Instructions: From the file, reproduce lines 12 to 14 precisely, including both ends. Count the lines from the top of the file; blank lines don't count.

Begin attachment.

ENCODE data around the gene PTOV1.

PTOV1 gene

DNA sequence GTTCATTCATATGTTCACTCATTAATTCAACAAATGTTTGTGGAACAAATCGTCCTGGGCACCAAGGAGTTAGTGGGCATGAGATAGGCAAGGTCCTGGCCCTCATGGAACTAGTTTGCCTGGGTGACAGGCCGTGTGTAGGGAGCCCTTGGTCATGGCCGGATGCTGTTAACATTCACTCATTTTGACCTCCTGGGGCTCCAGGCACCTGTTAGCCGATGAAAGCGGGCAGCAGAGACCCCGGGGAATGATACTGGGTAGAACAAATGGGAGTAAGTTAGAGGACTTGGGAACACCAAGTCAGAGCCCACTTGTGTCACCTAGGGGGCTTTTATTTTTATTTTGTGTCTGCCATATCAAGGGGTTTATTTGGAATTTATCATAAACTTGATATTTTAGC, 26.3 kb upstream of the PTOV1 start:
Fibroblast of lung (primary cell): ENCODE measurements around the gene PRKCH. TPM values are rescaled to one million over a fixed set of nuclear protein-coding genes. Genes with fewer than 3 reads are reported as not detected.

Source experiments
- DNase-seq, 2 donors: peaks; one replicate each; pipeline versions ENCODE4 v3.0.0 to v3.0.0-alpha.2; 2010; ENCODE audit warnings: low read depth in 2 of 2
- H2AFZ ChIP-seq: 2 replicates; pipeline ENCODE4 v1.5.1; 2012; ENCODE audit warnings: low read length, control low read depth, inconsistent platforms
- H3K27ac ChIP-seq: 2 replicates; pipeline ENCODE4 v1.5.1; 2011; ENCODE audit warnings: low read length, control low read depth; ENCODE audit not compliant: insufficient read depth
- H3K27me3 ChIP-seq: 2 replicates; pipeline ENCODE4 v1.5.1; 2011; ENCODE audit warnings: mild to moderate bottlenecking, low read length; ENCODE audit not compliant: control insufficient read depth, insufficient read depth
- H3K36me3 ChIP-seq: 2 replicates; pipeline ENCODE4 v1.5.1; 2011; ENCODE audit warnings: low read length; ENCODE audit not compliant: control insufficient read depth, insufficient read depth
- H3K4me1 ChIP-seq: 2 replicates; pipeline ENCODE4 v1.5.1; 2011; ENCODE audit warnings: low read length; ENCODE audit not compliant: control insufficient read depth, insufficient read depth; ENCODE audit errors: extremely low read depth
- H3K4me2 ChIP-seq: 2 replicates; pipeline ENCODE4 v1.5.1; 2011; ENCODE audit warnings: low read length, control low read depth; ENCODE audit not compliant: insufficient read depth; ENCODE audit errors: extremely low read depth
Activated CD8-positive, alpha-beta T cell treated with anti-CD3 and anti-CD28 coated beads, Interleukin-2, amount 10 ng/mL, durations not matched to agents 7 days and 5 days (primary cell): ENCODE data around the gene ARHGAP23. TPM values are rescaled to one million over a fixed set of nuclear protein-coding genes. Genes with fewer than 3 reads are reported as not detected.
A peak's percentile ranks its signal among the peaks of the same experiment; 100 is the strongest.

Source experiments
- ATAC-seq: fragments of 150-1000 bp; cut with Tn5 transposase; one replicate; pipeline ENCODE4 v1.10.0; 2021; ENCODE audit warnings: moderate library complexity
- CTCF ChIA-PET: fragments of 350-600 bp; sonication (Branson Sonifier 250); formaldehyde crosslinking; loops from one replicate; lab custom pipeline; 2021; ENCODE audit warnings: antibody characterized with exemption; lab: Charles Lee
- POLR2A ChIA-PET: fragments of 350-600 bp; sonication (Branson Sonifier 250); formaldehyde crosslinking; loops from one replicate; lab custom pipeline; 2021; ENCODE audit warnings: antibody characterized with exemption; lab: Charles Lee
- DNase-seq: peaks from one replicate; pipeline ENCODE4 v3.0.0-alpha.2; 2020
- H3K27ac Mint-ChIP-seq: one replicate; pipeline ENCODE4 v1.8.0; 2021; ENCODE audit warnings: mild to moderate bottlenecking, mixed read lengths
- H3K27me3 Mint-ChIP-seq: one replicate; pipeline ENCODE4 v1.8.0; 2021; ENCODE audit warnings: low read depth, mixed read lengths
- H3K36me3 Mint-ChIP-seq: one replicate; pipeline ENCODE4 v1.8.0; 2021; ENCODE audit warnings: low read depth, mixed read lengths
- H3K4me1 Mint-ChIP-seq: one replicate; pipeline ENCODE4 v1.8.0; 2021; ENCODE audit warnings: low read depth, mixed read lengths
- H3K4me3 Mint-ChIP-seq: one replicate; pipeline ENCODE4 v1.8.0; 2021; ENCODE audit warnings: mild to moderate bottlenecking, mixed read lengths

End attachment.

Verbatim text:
- H3K4me2 ChIP-seq: 2 replicates; pipeline ENCODE4 v1.5.1; 2011; ENCODE audit warnings: low read length, control low read depth; ENCODE audit not compliant: insufficient read depth; ENCODE audit errors: extremely low read depth
Activated CD8-positive, alpha-beta T cell treated with anti-CD3 and anti-CD28 coated beads, Interleukin-2, amount 10 ng/mL, durations not matched to agents 7 days and 5 days (primary cell): ENCODE data around the gene ARHGAP23. TPM values are rescaled to one million over a fixed set of nuclear protein-coding genes. Genes with fewer than 3 reads are reported as not detected.
A peak's percentile ranks its signal among the peaks of the same experiment; 100 is the strongest.